Paul Savage Finds Every Joke In The Bible
Dragonfly, 16:20 (1hr)
I’ll admit, this wasn’t my choice but I’m glad I went. It was an enjoyable hour using the bible, and the people named within it, as the basis for his show. Paul Savage‘s father is a Baptist preacher (he told us repeatedly, almost as if to justify why he was doing the show) but he made a point of saying that he was not out to preach to us. His ability to keep his audience engaged meant that the audience participation moments in the show worked and the person he chose to stand with him at the microphone could not have been better. An hour that proves that a labour of love can actually work.
Danny Buckler: Punch
Cowgatehead, 18:15 (1hr)
This was my second time seeing Danny Buckler performing, for the most part, straight stand up after his last Edinburgh visit 2 years ago and it’s a great way to spend an hour. He had the whole room laughing as he spoke about a whole host of subjects that most people in attendance can relate to including stories about live, love and his heroes and has one of the best sleepover stories I’ve ever heard. I won’t spoilt it by telling you who it involves but it is a cracker! Seriously, miss Danny at your peril!
The Colour Ham
Just The Tonic at The Caves, 19:40 (1hr)
Take a mentalist, Colin Cloud, a magician, Kevin McMahon, and a comedian, Gavin Oates, together and put them on stage and what do you get? A whole lot of mayhem otherwise known to the world as The Colour Ham. This is a sketch show with a real difference – most of the sketches are brilliant magic routines, a number of which fooled me badly (especially the opening routine!). On the night I saw the show, the boys had to contend with some really difficult audience members who were not willing to go with the fun that they were trying to create on stage, but they handled them with charm and professionalism. They also brought back a TV character that anyone in their 30s or 40s who grew up in Scotland will no doubt remember. The theme tune is still going round my head!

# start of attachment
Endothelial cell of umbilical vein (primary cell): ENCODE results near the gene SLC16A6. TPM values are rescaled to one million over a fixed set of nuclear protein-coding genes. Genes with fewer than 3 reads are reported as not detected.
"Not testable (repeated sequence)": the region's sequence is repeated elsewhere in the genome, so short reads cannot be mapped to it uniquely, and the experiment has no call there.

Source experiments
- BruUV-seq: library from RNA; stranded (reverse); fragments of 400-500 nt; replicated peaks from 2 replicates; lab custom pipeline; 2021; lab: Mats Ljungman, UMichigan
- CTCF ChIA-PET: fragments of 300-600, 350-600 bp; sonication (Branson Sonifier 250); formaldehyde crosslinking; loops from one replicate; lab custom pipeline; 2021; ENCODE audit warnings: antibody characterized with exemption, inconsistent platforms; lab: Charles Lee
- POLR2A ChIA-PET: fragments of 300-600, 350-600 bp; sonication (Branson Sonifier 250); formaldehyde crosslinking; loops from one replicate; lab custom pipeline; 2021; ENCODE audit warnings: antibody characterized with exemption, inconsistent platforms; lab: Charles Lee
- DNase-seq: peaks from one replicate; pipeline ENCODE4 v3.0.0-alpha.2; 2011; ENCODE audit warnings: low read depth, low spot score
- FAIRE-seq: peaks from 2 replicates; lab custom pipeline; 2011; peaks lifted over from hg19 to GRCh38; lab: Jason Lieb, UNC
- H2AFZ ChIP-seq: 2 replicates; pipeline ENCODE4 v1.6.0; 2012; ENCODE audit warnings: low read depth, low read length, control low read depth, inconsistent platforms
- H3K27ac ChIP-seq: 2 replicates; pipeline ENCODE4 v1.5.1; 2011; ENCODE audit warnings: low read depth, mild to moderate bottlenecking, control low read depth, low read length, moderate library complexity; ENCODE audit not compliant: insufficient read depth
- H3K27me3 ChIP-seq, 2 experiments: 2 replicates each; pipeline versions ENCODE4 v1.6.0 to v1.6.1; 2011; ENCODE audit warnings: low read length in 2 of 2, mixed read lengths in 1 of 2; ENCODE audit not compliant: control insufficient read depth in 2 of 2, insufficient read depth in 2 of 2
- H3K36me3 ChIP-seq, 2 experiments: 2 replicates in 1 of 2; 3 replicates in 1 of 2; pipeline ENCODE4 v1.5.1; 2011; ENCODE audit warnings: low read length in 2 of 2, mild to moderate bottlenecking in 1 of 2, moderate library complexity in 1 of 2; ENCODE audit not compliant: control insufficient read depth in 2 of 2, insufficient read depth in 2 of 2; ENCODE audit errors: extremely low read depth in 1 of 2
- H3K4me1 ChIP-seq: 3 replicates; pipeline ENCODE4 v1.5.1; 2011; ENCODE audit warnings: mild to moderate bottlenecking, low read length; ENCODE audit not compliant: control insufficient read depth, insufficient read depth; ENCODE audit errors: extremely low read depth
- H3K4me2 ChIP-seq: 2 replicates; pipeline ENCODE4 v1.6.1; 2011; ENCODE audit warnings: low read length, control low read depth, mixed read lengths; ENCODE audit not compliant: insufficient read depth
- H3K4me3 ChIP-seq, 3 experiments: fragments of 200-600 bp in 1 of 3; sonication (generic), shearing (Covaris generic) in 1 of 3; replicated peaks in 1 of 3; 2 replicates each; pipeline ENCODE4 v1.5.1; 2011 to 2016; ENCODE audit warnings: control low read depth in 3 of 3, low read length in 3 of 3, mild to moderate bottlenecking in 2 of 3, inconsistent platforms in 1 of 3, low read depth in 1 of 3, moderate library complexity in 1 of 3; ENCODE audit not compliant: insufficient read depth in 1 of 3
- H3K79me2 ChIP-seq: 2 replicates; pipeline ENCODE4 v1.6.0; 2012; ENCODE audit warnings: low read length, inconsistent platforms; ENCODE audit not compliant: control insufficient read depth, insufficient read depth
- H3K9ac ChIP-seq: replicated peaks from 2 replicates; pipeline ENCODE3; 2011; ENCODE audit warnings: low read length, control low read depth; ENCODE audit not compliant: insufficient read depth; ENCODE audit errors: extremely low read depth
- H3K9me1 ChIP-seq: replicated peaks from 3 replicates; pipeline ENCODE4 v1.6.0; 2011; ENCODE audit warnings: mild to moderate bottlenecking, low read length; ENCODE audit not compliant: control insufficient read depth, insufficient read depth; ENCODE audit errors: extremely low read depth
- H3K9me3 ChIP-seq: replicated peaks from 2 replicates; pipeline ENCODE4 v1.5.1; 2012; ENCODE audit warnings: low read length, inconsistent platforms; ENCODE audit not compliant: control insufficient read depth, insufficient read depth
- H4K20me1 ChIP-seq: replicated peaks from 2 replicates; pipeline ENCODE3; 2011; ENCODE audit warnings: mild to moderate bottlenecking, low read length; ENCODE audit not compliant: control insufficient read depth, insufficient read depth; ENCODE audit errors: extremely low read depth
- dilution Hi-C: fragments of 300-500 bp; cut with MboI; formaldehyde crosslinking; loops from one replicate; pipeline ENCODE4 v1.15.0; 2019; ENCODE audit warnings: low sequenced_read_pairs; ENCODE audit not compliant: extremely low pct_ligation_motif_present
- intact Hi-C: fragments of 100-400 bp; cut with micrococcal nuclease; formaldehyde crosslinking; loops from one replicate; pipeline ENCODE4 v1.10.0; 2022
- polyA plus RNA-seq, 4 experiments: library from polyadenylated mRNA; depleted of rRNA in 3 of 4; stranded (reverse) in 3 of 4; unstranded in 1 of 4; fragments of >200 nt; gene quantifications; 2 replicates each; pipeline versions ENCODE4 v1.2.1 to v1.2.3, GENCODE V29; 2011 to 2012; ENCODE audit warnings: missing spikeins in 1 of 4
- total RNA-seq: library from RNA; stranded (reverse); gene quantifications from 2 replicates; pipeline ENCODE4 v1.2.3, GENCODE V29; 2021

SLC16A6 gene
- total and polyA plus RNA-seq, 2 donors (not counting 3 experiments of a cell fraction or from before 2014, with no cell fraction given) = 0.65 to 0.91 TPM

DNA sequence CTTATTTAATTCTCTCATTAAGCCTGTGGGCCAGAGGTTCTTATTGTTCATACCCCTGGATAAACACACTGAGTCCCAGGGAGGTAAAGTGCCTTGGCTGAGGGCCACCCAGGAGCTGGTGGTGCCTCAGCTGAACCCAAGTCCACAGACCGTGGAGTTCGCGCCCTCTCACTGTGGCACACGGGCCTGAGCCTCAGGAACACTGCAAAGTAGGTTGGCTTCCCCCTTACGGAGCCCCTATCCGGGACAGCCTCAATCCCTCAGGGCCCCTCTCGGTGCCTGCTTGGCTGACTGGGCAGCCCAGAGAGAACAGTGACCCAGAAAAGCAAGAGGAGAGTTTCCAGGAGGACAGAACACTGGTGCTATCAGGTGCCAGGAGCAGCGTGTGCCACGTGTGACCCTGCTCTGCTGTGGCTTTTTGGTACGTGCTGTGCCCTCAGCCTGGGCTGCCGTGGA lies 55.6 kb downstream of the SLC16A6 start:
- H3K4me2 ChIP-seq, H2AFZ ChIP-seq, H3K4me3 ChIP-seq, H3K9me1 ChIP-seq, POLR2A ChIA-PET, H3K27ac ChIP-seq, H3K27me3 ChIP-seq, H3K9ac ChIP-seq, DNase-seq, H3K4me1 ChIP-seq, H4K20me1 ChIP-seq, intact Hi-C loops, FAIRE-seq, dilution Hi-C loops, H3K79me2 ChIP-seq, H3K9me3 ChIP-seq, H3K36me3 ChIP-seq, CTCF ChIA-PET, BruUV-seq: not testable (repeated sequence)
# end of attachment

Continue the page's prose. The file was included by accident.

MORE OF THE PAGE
Joke Thieves
Just The Tonic at The Caves, 22:30 (1hr)
Joke Thieves, the brainchild of comedian Will Mars, was another show that I saw last year and enjoyed so much that I wanted to see it again. Last year, it was a free show and it took me 3 attempts to get in to see it! This time, it is a ticketed show (very reasonably priced too!) making things a lot easier to get in! The premise is very simple – 4 comedians get paired up and then perform twice. First time, they perform their own material but the second time, they perform their partner’s material! This can lead to some fun moments when someone performs their partner’s material funnier than the person who originally performed it or if a performer comes out with a line or 3 that, coming from another performer, could cause a great deal of offence outwith the context of this show. On the night I was there, Jo Caulfield was paired up with Kevin Dewsbury while Prince Abdi was paired with Alex Edelman. It was a great show which, to be honest, will make those of us in the room that night smile at the memories of but is impossible to explain to anyone else. You just need to go and see the show for yourself.
And so ends another Edinburgh Fringe for me. Now I just need to wait for next June for the 2015 Fringe Programme to be released! Only 10 months to go!
Speak soon.
The Cardman 🙂